A kulcha is often overshadowed on Indian restaurant menus by its more popular cousin, the naan. But with its flaky, soft texture this flatbread is just as capable of holding its own and even shining brighter. Try this version of a stuffed Aloo Kulcha, with an easy, savory potato filling. And for those of you who have a sourdough starter bubbling away, I have directions for making this with sourdough discard, which makes it healthier and even more delicious. A vegan, soy-free and nut-free recipe.
Among the many Indian flatbreads you may or may not be familiar with is the kulcha, which looks something like a round naan, only with greater complexity.
This Aloo Kulcha, with a potato filling, is one of my favorite Indian breads to make, and it is so good, it'll likely become yours too if you try it.
A kulcha has a slightly flaky yet soft texture and although you can make it plain, it's even better with a stuffing of potatoes not unlike that you'd find in an aloo paratha.
If you have a pot of sourdough starter, and hate throwing away the discard, this is a recipe you should be trying. You can use as little or as much of the discard as you want to -- I added three-fourths of a cup, but you could use as much as 1 cup or as little as half, depending on how much you are discarding or want to use up.
Or, if you don't have sourdough discard, you could just use baking powder as the leavening.
This is an easy recipe, but it does involve a few steps--making the dough, making the stuffing, and then putting it all together before cooking the kulcha. And if you're making it with sourdough you need to plan a little ahead--not a lot, but a little. That's because when you're using sourdough, you want to harness its benefits, which means giving the dough some time to stand and let the good bacteria break down the starches in your dough. You don't need too long, two or three hours is good.
You could just add the sourdough and proceed after a few minutes, but then you'd not get that benefit, see? If you're in a hurry, just use some baking powder.
This is an eminently kid-friendly recipe--flour and potatoes, what's not to like? You can vary some of the spices in the stuffing if you have picky kids who won't eat this or that--cilantro, for instance, although Jay loves it.
How to make the best aloo kulcha:
- Unbleached all purpose flour or bread flour are both fine here. You can sub half the white flour with whole wheat, but if you do so, be warned that your kulcha won't quite have the same flaky texture--it'll be more dense and heavier. If you use sourdough, the sourdough will the bread a little healthier, by breaking down the starches.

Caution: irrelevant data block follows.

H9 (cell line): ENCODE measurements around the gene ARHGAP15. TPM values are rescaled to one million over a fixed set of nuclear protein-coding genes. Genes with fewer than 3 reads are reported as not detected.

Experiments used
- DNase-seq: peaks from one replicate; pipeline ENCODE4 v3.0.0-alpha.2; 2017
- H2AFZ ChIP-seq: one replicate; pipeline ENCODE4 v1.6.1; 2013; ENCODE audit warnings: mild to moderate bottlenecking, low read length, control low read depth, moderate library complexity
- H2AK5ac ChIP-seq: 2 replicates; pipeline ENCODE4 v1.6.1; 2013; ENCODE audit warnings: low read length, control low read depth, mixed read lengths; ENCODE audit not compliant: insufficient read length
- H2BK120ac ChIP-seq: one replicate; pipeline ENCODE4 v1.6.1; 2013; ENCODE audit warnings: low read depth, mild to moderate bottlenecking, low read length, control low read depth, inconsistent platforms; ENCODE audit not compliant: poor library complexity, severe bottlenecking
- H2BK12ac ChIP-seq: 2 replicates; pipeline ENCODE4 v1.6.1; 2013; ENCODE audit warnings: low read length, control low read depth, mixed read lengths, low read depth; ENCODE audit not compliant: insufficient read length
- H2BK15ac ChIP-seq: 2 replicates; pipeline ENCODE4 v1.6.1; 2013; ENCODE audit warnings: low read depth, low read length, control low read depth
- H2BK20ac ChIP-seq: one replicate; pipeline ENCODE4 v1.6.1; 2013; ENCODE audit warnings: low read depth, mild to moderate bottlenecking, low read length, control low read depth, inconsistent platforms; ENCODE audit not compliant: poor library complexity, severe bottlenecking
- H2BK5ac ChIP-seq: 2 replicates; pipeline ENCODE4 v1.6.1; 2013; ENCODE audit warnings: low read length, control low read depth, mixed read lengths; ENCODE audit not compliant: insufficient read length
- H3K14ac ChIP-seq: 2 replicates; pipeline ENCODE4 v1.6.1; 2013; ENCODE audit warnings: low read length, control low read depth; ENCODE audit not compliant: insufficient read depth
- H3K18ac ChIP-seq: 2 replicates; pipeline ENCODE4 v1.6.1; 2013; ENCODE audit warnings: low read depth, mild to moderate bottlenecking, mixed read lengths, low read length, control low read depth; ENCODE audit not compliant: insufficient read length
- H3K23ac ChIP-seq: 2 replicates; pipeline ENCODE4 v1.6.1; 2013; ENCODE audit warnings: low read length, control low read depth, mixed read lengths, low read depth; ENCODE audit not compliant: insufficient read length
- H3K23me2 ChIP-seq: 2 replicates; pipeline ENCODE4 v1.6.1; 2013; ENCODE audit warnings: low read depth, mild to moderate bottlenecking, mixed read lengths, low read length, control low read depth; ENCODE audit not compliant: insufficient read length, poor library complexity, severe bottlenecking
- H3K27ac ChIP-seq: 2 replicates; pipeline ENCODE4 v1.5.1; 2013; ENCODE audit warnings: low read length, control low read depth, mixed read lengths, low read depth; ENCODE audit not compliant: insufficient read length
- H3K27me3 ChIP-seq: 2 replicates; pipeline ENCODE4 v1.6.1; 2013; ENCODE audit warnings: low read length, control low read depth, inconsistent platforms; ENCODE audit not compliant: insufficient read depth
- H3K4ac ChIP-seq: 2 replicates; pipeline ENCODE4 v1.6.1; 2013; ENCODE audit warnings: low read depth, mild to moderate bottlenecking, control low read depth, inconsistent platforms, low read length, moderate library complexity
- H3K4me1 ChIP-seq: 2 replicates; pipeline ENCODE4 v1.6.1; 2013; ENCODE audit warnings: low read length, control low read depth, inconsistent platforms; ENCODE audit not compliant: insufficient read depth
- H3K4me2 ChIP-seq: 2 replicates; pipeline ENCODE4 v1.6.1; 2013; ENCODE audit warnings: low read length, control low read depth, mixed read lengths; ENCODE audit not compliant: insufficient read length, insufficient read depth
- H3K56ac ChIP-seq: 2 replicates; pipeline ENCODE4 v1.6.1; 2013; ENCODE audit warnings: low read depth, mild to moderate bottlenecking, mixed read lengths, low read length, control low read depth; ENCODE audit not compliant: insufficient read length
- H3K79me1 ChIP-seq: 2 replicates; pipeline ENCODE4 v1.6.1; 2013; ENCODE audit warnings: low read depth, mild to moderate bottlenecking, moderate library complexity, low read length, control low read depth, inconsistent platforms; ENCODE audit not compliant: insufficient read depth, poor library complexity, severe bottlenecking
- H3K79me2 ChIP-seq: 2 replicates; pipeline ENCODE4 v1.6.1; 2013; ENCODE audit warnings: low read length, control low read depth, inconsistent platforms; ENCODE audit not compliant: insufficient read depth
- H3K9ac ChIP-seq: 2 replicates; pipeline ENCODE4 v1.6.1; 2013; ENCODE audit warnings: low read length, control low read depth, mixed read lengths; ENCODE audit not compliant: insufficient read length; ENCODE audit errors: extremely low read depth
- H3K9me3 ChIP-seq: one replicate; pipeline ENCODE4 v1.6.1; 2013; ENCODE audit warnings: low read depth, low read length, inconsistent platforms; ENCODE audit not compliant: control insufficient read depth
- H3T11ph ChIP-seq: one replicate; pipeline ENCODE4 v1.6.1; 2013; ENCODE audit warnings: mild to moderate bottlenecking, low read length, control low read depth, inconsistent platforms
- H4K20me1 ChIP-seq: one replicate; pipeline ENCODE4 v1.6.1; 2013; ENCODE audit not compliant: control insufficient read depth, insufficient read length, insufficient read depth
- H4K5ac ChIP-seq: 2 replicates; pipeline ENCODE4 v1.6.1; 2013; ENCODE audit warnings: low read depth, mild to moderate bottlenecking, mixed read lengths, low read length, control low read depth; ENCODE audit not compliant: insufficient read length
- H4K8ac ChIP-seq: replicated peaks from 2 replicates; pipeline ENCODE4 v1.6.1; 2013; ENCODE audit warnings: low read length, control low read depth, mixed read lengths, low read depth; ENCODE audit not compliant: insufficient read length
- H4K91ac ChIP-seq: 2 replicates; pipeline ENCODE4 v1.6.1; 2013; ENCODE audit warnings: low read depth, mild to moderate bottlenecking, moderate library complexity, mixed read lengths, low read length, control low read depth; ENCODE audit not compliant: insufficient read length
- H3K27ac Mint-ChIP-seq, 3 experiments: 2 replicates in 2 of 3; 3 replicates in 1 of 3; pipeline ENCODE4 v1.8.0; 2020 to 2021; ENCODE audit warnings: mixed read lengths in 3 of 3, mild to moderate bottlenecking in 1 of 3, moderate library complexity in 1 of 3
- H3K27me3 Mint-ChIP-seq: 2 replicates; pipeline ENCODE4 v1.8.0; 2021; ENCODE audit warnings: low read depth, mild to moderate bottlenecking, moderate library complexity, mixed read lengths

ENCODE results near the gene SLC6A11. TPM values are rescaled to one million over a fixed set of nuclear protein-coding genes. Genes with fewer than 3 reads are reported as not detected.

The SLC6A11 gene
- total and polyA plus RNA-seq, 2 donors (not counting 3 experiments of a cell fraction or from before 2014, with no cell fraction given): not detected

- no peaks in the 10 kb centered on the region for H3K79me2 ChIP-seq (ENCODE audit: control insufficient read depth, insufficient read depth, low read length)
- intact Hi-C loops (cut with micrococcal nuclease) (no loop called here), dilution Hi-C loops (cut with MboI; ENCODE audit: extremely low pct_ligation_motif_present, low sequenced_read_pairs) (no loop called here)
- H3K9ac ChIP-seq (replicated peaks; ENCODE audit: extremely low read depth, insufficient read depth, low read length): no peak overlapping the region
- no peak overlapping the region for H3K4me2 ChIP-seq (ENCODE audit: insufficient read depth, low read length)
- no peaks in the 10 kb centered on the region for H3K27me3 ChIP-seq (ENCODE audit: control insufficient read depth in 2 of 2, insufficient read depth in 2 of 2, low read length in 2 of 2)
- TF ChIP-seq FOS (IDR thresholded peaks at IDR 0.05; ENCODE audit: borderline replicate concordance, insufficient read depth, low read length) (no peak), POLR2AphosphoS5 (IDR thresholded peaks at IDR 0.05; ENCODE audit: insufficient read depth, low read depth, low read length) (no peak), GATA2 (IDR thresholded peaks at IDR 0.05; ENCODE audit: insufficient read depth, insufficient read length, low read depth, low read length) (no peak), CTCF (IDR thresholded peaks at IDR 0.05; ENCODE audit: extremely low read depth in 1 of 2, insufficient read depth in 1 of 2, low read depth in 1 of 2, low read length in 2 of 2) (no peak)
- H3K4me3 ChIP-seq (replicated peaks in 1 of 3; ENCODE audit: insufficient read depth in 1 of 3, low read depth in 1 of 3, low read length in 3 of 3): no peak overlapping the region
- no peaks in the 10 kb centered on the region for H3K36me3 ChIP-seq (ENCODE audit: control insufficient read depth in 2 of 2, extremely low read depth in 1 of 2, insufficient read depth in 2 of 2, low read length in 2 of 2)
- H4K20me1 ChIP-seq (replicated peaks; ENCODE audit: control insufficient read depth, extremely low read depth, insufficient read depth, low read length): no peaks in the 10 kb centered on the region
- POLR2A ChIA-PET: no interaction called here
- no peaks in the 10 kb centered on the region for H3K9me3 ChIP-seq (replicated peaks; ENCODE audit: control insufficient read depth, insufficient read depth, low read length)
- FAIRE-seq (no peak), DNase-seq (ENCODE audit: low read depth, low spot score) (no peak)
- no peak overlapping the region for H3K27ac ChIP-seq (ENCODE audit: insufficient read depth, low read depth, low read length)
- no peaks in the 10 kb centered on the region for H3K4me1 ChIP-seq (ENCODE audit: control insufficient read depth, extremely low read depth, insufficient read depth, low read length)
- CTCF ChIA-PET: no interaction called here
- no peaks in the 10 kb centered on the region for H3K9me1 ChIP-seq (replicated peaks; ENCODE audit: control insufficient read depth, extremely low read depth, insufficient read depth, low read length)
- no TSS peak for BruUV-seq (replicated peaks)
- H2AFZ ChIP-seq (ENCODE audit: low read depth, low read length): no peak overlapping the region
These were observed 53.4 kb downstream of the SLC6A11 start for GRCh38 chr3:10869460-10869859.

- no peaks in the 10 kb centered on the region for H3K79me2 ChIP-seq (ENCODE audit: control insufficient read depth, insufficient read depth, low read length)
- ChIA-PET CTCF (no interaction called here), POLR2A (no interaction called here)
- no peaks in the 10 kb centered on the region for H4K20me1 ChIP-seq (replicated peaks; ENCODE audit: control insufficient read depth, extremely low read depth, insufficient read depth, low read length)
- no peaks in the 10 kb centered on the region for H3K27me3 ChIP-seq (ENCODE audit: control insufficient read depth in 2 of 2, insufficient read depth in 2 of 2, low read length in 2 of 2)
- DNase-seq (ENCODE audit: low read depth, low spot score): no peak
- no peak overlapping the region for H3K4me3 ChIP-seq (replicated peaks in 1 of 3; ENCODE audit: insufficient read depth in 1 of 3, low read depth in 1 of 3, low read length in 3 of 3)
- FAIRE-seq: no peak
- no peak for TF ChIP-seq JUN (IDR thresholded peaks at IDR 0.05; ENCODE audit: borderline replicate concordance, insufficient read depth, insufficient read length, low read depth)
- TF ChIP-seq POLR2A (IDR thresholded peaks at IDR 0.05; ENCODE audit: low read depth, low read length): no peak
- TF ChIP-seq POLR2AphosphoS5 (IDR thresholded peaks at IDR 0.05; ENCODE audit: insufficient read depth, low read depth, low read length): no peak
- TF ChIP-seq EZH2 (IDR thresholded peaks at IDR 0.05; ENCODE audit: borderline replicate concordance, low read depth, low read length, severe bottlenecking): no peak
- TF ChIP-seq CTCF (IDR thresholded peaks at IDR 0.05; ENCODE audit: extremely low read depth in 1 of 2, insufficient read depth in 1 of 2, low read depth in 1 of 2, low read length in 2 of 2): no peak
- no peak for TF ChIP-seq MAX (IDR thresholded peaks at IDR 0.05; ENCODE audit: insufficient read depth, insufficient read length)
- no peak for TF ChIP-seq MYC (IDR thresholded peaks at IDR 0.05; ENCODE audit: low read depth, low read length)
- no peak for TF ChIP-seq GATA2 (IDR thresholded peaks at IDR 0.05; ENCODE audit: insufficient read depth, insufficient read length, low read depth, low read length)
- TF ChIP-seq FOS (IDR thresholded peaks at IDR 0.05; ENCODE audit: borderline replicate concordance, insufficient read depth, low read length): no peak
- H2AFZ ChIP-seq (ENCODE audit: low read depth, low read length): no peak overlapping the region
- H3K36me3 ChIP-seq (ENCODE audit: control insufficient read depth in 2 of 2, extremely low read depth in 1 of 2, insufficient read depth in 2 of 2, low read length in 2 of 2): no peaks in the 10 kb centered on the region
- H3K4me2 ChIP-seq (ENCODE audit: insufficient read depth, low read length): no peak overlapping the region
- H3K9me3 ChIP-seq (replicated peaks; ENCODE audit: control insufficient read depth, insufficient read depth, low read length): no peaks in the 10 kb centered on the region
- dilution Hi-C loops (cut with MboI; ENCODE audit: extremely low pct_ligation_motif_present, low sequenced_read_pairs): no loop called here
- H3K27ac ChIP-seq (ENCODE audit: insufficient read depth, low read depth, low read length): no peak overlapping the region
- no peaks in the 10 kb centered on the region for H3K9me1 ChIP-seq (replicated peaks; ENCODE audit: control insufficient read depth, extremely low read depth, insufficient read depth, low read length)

- Your dough should be tacky not smooth when you're done kneading it. In other words it won't roll up into a smooth ball and might seem a little unfinished, but don't fret. You'll get there.
- You will need to do some layering to get your kulcha to the correct texture. The way you do this is by rolling out your dough, brushing on some oil, then sprinkling on some flour. This is a technique not unlike that used for puff pastry or in my khasta paratha recipe, but there's no waiting here, so it goes by quickly. It's not at all hard to do, and it will bring your dough to the perfect texture.
- Your dough, once ready, will need to stand for two to three hours so the bacteria in the sourdough can go to work. If you use baking powder instead of sourdough, you can do away with the two-hour resting time and let your dough rest for just 15 minutes.
- For the stuffing you will need potatoes, of course. Mash your potatoes so there are no lumps--lumps make rolling out the kulchas harder.
- I add only powdered spices to my filling, but I keep the ingredients quite traditional. This ensures that the kulcha is easy to shape and there are no big pieces of spices sticking out or tearing through the dough.
- You will get about eight kulchas from this recipe. I like overstuffing the kulchas, so the ball of potato filling I use is just slightly smaller than the ball of dough. You can definitely use less, but why would you?
- To shape the kulchas, you can use a rolling pin or just use your fingers. It's fun and easy to do. Keep a bowl of water by your side, dip your fingertips in it, and then press into the dough using your fingertips to make little indentations all over. If you roll the kulchas out with a rolling pin, you should still brush on some water because the kulchas will achieve the right texture when they steam a little.
- Kulchas, like many north Indian flatbreads, are baked in a tandoor oven. But we will be making these on a griddle.